How the ‘Right’ found itself on the wrong side.

Gideon Lachman has a wonderful article in Financial Times detailing how the right wing America is suddenly finding itself on the wrong side of two issues that are dominating not just the airwaves, but also people’s thoughts. He writes:

From 1979 to 2004, the right won the battle of ideas in the western world. Conservatives triumphed because they got the two big issues of the era right: they were in favour of free markets and against communism. But now the right is in disarray because it has found itself on the wrong side of the two dominating issues in contemporary western politics: global warming and the Iraq war.

I find this very inteesting. Not only because at least on these two issues, I found myself certainly aligned with the so-called ‘Left’, but that political commentators are finally recognizing the importance of global warming and global climate change as a hot political issue. It is no longer the ‘invented here’ issue associated with Al-Gore, or a me-too issue associated with Governold Arnold Schwarzenegger of California.

On the Iraq issue:
Memories of anti-war marches from a few years ago are still quite vivid in my mind. On my university campus myself and my colleagues were called out of touch with reality and in the toughest cases, we were called one of ‘them’, i.e. one of those wishing ill for America. It was tough trying to talk against the war and not be called a sympathizer of the Islamists, the fascists, the terrorists, and whatever else was used to create the ‘other’ in a war of right vs wrong. Even some muslims had joined that mantra – they had thought time had come for the ‘liberation’ of all muslims, for their western lifestyles, thoughts, and views to finally take hold in the rest of the world so that they could more comfortably travel there, and eventually move there to be closer to their families. But in all that mess, one critical thing was forgotten: we were talking of war and peace. Those of us protesting were worried about human casualties in a war of attrrition that was putting up a weak government in a troubled country against the mighty forces of western influence. None of us cared two hoots about Saddam or his croonies – but we were worried about the people in Iraq, and ot be honest in my case, about muslims everywhere, esp in Pakistan. I had this fear that there was a slight chance that the strategy would go wrong and that even if the US forces won in Iraq, once they leave the bad guys would go in and start taking revenge against all those who colluded with the Americans. Well, what is now history tells us our fears were right and not just Iraq, but much of Middle East is a big mess.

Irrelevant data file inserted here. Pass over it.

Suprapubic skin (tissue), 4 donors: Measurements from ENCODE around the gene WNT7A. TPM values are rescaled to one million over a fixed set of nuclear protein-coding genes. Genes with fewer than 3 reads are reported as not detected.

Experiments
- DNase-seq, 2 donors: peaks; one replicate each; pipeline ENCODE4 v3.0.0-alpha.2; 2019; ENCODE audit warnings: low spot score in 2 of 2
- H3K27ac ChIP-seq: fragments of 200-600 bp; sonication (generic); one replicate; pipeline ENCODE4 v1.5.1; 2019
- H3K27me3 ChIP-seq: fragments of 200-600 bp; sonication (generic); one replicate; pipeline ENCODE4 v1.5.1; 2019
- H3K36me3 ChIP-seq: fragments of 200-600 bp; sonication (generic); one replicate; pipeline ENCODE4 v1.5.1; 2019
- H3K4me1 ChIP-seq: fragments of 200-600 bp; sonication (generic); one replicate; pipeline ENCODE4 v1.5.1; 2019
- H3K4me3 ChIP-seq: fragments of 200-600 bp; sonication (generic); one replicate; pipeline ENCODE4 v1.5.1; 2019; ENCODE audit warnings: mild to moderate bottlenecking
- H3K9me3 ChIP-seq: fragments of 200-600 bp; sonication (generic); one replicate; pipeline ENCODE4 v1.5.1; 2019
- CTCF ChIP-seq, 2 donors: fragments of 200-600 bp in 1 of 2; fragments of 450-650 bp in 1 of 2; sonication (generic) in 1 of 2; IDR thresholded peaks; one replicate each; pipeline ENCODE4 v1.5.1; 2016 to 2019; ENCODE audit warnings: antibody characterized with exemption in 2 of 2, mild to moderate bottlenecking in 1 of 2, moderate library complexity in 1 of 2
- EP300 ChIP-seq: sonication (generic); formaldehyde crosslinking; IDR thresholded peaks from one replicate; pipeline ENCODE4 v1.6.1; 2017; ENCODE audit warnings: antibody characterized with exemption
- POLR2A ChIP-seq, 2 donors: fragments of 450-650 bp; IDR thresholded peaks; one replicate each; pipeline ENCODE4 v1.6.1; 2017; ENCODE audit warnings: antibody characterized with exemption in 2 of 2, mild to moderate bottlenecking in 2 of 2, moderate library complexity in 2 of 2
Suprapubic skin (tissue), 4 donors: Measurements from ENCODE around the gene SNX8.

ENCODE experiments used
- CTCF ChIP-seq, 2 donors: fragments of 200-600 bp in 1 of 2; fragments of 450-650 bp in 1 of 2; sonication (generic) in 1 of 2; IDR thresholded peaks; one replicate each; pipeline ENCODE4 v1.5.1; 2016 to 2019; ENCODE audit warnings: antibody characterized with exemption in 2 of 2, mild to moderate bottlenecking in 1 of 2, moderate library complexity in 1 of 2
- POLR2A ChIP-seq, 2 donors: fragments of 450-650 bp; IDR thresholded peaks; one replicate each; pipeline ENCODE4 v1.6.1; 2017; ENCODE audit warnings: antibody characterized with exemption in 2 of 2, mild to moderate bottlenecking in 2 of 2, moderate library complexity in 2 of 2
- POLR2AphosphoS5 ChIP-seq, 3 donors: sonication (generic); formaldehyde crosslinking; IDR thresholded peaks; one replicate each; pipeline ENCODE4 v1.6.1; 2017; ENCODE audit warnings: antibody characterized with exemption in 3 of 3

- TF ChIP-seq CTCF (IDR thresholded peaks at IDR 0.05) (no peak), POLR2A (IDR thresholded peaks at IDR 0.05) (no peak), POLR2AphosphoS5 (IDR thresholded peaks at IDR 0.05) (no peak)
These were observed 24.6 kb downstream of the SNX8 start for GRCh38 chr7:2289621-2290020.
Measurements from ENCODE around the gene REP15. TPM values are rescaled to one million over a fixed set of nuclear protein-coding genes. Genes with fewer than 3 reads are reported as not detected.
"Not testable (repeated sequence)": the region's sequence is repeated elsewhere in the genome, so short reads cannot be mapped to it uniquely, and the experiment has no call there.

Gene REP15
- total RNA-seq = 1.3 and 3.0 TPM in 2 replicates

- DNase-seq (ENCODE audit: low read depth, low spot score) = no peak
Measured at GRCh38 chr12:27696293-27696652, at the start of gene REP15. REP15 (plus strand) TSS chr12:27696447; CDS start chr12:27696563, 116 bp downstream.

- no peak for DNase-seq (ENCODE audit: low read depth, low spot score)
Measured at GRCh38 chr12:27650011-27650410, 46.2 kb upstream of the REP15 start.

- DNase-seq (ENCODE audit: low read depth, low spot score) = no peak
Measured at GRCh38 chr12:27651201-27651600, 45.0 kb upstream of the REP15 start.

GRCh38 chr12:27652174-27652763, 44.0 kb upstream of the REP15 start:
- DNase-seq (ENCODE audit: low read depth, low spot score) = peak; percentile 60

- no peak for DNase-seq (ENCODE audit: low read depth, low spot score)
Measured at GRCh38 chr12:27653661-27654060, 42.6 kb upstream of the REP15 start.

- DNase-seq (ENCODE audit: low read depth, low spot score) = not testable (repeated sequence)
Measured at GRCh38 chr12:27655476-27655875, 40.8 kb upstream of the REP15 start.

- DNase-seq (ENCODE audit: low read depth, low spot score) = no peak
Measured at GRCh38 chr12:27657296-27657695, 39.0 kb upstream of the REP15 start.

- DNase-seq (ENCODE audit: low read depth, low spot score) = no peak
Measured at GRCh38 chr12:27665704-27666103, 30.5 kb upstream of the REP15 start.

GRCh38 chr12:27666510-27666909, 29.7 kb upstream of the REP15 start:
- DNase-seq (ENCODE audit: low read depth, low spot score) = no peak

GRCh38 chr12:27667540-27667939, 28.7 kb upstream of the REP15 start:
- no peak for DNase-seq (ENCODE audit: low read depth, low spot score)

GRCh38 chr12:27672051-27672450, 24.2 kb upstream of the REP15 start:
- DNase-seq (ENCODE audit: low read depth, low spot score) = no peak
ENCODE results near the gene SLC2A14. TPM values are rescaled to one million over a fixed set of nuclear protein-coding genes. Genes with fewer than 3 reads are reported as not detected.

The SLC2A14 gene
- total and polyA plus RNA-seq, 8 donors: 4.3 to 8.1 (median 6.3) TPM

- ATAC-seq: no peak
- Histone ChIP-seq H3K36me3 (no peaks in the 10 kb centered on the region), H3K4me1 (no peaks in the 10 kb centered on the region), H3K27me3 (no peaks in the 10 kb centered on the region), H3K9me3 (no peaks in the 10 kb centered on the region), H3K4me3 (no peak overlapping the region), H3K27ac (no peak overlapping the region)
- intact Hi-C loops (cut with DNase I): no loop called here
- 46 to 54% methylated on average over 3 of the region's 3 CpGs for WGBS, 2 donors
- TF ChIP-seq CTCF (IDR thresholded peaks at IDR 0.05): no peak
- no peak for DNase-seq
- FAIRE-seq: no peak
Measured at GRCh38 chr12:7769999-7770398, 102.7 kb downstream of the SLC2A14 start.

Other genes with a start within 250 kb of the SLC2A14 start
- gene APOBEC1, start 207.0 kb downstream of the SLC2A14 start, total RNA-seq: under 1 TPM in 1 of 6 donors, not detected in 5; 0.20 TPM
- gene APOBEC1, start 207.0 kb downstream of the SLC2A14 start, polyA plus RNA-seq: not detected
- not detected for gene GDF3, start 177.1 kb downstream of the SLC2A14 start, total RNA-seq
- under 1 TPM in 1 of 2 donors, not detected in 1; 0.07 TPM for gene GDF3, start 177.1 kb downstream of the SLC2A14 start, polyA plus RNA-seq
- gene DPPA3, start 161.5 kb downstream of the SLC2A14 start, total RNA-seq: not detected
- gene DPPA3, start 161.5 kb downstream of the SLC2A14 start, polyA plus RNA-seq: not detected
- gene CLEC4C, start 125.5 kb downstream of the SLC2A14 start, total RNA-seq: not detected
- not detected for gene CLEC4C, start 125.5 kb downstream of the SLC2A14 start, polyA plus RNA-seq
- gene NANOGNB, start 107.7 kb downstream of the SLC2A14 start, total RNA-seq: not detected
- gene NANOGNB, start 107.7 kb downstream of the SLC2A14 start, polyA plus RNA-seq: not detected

On the Environment:
I am sitting in New England towards the end of January and haven’t yet had to call home once to tell them how cold it is and how I am freezing my ass of in this God forsaken place :-). I have not been skiin even once, and its hard to plan a trip when i don’t see snow anywhere on the ground. While I was in Amman, in the desert, it snowed several feet in a single day, and in Boston I am told it reached 70F a few weeks ago. Something is quite wrong with that picture. Whether it is EL Nino, or La Nina, or just freakish weather due to climatic shifts, the reality is that while the earth is suffering under the burden of our pollution, we are not moving fast enough to change anything in our lives. Only a few of us have made any serious modifications in our lifestyles (myself as guilty as anyone else), and our leadership (political, financial and social) has not yet gripped onto the idea of this world needing a bigger than Manhattan Project scale effort to reduce dependency on fossil fuels. We are asking Saudi Arabia to increase oil production (only so the prices wold fall), China is building two new coal power plants each week (enough to supply all electricity to London), and we are hoping to somehow turn our food supplies into ethanol (which doesn’t necessarily improve our fuel efficiency). I have worked on environmental issues for my graduate research, and am now involved in the now promiscuous ‘Clean-tech’ field as an entrepreneur. I feel the tide is turning, but there is still such a long way to go. If we don’t get our act together, we will be caught, as my colleague Rob says, “with our pants down”! Energy, Environment and Water are the most important issues facing tomorrow’s world, and what are we doing about it now?

So the Right was Wrong. But what is it supposed to do now? Gideon has the following to offer:

All this makes it sound as if the only role left for the Anglo-American right is to roll over and capitulate. But that is far too gloomy. In this new ideological era, conservatives have two obvious tasks – one defensive and one offensive.

The defensive role is to guard against over-reaction to the emerging consensus on global warming and Iraq. The right was not wrong to spot its old anti-capitalist, anti-western foes in the coalitions that first latched on to these issues. There are radical voices that will try to use global warming to create a world in which nobody takes a cheap flight again – and in which globalisation is put into reverse. It will be up to the right to show that growth and greenery can be reconciled. Similarly, the Iraq catastrophe is great news for anti-Americans in Europe and isolationists in the US. Conservatives need to hold the line against both.

But the right can do a lot more than mere damage control. Many of the most important ideas of the Reagan-Thatcher era – privatisation, trade union reform, the re-thinking of the welfare state – were developed in opposition to the intellectual consensus of the 1960s and 1970s. After a long period of intellectual hegemony, a period in ideological opposition might be just what the Anglo-American right needs.

 

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